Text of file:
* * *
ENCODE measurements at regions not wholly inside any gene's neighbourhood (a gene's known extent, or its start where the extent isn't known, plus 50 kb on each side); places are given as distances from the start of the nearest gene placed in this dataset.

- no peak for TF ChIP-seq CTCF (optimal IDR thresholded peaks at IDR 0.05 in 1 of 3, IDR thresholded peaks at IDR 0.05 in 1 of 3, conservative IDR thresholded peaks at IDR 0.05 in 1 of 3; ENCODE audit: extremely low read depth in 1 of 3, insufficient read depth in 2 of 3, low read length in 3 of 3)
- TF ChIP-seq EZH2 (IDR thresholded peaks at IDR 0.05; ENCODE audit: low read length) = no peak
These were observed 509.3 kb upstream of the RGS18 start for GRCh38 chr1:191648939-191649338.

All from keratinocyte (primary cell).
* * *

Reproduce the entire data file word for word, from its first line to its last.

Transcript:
ENCODE measurements at regions not wholly inside any gene's neighbourhood (a gene's known extent, or its start where the extent isn't known, plus 50 kb on each side); places are given as distances from the start of the nearest gene placed in this dataset.

- no peak for TF ChIP-seq CTCF (optimal IDR thresholded peaks at IDR 0.05 in 1 of 3, IDR thresholded peaks at IDR 0.05 in 1 of 3, conservative IDR thresholded peaks at IDR 0.05 in 1 of 3; ENCODE audit: extremely low read depth in 1 of 3, insufficient read depth in 2 of 3, low read length in 3 of 3)
- TF ChIP-seq EZH2 (IDR thresholded peaks at IDR 0.05; ENCODE audit: low read length) = no peak
These were observed 509.3 kb upstream of the RGS18 start for GRCh38 chr1:191648939-191649338.

All from keratinocyte (primary cell).